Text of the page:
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The Human Condition In “The Prisoner Who Wore Glasses” And “A Good Man Is Hard To Find”

1293 words - 6 pages

The human condition is understood as the result of a fall from a potential or primordial state of grace or as a deviation from humanity's original purpose. It is often characterized by pain, conflict, frustration or vain striving like in “The Prisoner Who Wore Glasses” (Bessie Head) but also by contradiction of a person’s true purpose as ordained by divine principles like in “A Good Man Is Hard To Find” (Flannery O’Connor). Although the human condition of the main characters is a little bit abstract, the scenes we are treating reveals how deep and intense the characters will manifest their primordial state of grace, confronting each other in both stories.
In “A Good Man Is Hard To Find” ...view middle of the document...

She thinks that she can convert the “bad guy’s” thoughts with her beliefs based upon religion in order to survive and to make him a better man, but it doesn’t work. “She wanted to tell him that he must pray” (p. 271), “Finally she found herself saying, ‘Jesus, Jesus,’ meaning Jesus will help you” (p. 272). Although his ways are unethical according to the tradition, the so-called Misfit still seems to find himself or his thoughts. Maybe he was looking for a final answer that only the grandmother could have in this context based upon faith or belief, otherwise he wouldn’t waste his time talking to her. “I wish I had been there, he said, hitting the ground with his fists…” (p. 272), “she should of been a good woman…” (p. 273). The “old lady” appears as a week person for the first time when she finds herself dizzy and confused about Jesus raising the dead. And that’s where she looses the battle, causing her death as well. “Maybe He didn’t raise the dead, the old lady mumbled, not knowing what she was saying…” (p. 272).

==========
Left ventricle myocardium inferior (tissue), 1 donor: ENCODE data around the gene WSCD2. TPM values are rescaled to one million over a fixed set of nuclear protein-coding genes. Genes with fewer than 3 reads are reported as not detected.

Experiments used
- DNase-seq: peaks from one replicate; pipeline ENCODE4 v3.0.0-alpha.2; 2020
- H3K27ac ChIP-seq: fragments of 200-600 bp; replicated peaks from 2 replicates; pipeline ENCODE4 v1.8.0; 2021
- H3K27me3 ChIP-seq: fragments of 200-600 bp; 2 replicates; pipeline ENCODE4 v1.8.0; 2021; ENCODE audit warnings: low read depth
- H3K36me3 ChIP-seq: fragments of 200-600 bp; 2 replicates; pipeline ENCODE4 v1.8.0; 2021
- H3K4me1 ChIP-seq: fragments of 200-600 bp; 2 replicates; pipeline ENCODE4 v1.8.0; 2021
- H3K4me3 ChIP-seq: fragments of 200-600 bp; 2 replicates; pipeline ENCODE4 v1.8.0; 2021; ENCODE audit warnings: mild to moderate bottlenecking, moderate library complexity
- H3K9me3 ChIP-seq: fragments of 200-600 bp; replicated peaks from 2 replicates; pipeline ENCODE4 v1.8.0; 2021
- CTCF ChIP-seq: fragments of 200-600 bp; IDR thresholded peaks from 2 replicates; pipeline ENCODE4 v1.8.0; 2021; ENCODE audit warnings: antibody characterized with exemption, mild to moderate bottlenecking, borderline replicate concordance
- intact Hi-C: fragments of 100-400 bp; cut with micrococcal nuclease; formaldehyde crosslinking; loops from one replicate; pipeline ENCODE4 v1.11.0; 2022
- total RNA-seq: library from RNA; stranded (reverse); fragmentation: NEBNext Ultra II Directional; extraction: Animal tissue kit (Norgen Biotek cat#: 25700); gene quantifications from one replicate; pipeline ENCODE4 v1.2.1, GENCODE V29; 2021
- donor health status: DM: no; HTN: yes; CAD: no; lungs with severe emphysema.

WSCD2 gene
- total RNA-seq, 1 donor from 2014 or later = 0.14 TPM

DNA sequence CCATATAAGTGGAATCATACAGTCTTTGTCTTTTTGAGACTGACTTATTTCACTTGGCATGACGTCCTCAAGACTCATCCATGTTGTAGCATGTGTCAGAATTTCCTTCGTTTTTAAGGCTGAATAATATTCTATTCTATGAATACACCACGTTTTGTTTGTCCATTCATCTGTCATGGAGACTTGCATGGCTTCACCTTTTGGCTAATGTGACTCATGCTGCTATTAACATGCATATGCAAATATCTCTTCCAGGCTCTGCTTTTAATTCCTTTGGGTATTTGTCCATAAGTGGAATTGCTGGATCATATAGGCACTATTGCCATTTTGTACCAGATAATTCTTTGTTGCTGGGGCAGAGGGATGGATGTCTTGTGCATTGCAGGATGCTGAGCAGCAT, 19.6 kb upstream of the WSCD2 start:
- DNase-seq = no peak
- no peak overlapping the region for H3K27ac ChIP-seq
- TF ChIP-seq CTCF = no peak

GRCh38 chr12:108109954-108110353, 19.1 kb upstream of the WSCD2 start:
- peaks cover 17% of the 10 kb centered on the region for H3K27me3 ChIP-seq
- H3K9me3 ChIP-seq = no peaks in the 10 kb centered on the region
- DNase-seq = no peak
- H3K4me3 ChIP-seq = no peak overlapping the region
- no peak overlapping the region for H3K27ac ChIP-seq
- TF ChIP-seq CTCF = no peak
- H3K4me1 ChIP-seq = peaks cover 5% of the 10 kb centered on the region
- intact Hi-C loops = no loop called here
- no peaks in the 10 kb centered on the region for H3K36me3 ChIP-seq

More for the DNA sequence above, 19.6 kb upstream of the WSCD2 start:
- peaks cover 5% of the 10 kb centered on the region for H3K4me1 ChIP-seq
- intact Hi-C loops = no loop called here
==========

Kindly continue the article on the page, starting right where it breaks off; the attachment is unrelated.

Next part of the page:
Finally, the battle stays a mystery because her death might have been planned under a foreshadow “gone with the wind” that reminds us that will be turned into dust (in the Bible), whereas at the final end “… like a child’s and her face smiling up at the cloudless sky” (p. 273) the Author suggest that she’s a new person or maybe has a new chance compared to the misfit who lost his faith because “we pay for our sins” and didn’t have a second chance; Therefore, he might’ve not won the war.
In “The Prisoner Who Wore Glasses” the protagonist Brille is presented as a smart former teacher, father of twelve out of control children. A perceptive self reflected man who is considered to be a political prisoner, because of his belief based upon his own ideology (related to the apartheid) “they felt no guilt nor were they outcasts of society” (p. 668), the fact that he could commit survival crimes in prison in order to “survive” or because he knows how to defeat someone psychologically. “He was to be the boogey-man and when it worked … his presence could change savages into fairly reasonable human beings” (p. 669). The advantage is that political prisoners are psychologically strong enough to handle physical pressures in every aspect in a society. Hannetjie is the new chief official in charge of the prison (the ten Span One prisoners), not really smart, introduced as a racist and frightening man “primitive, brutal soul gazed out of them”, “Look’ere, he said....

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